Leahy Applauds Senate Passage Of Legislation To Reauthorize National Center for Missing and Exploited Children
President Expected To Sign Bill Into Law
WASHINGTON – Senator Patrick Leahy (D-Vt.) welcomed the chamber’s unanimous approval Wednesday of bipartisan legislation to extend a successful program supporting efforts to find missing and exploited children.
The House overwhelmingly approved the measure to reauthorize the National Center for Missing and Exploited Children (NCMEC) more than a week ago, but despite the bill’s broad bipartisan support, its passage in the Senate was delayed over anonymous objections. The Center’s current charter is set to expire at the end of the month. The reauthorization now goes to the President for signature.
“This important measure will ensure that the National Center for Missing and Exploited Children can continue its critical and lifesaving work on behalf of some of the most vulnerable children in our communities,” Leahy said. “Congress has now renewed its obligation to do everything we can to quickly locate a missing child and to protect all our children from being victimized by predators by passing this important legislation.”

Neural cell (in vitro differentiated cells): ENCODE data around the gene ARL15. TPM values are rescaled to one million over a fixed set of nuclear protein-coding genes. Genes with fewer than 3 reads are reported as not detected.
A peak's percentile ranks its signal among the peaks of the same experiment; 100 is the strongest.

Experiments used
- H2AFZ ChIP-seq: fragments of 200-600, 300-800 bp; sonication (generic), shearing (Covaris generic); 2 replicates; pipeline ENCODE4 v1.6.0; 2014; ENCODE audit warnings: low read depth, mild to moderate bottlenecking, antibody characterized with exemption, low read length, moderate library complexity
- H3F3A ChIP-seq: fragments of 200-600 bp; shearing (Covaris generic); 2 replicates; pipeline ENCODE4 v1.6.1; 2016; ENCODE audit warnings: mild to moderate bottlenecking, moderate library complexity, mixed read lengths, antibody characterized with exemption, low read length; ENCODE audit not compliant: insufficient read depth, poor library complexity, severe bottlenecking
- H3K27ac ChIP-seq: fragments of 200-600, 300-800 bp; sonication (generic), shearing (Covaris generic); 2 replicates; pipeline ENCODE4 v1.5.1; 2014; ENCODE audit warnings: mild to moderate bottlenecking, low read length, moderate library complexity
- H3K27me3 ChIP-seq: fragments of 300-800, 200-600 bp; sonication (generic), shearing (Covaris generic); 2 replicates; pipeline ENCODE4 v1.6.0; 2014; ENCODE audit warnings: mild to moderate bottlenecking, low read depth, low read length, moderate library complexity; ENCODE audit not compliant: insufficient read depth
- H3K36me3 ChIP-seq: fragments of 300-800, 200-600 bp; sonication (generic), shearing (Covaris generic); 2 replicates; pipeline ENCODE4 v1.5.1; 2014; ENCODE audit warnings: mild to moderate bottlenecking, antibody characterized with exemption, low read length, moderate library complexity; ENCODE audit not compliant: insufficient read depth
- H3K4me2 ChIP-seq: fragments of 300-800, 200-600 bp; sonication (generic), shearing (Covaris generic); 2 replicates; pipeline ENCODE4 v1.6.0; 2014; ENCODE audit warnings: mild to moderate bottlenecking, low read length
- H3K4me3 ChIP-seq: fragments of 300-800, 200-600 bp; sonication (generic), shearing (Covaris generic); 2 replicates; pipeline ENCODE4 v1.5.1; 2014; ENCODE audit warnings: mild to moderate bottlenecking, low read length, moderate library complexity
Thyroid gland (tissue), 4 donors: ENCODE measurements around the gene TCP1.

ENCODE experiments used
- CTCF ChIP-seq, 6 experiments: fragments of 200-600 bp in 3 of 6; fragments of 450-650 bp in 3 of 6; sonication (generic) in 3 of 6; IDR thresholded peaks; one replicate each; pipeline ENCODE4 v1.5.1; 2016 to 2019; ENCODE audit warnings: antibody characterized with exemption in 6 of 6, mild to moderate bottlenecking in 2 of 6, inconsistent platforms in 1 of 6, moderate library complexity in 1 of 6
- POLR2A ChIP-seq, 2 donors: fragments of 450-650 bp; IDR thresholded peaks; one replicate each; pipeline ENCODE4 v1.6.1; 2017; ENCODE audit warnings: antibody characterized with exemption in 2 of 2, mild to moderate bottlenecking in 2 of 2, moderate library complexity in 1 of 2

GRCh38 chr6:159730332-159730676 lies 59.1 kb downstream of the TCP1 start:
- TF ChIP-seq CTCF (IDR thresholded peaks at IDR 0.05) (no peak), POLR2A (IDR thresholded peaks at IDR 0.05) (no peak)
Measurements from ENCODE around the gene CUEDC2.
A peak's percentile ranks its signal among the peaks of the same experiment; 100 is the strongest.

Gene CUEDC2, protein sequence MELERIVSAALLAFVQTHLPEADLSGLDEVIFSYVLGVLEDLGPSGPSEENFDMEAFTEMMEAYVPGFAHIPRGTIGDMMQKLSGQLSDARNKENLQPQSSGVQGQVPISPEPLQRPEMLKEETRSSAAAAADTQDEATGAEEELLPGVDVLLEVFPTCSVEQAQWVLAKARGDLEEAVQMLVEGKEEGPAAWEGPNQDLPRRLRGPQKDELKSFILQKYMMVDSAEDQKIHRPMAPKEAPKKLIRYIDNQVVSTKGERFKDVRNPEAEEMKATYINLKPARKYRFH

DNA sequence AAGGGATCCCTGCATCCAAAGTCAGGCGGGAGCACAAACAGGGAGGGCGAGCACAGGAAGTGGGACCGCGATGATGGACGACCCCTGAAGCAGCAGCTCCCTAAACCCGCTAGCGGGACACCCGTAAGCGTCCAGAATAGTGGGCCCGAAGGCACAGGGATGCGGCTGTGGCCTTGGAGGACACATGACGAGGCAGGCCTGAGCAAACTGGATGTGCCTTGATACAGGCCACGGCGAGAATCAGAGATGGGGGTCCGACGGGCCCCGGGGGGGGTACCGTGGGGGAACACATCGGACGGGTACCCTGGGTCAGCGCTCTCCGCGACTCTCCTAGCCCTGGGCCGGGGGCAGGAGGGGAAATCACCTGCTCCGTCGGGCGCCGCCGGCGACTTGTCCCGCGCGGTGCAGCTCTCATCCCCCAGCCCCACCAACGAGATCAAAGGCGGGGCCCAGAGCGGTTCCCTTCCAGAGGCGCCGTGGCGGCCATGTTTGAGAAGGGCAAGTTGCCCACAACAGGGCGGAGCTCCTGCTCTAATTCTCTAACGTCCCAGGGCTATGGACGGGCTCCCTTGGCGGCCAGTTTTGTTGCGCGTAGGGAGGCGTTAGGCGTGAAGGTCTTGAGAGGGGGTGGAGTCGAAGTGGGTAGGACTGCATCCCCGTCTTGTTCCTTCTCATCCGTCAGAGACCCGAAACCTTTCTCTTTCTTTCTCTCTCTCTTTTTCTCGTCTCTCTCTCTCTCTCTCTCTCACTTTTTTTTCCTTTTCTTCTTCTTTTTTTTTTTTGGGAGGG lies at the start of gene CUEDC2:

The National Center for Missing and Exploited Children (NCMEC) was first launched nearly three decades ago. In that time, NCMEC has helped law enforcement in the recovery of more than 188,000 missing children through the use of a 24-hour hotline, a National Child Pornography Tipline and a CyberTipline, as well as the circulation of millions of photographs used to help track and identify missing children. The bill approved on Wednesday extends the program another five years.
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Statement Of Senator Patrick Leahy (D-Vt.),
Chairman, Senate Judiciary Committee,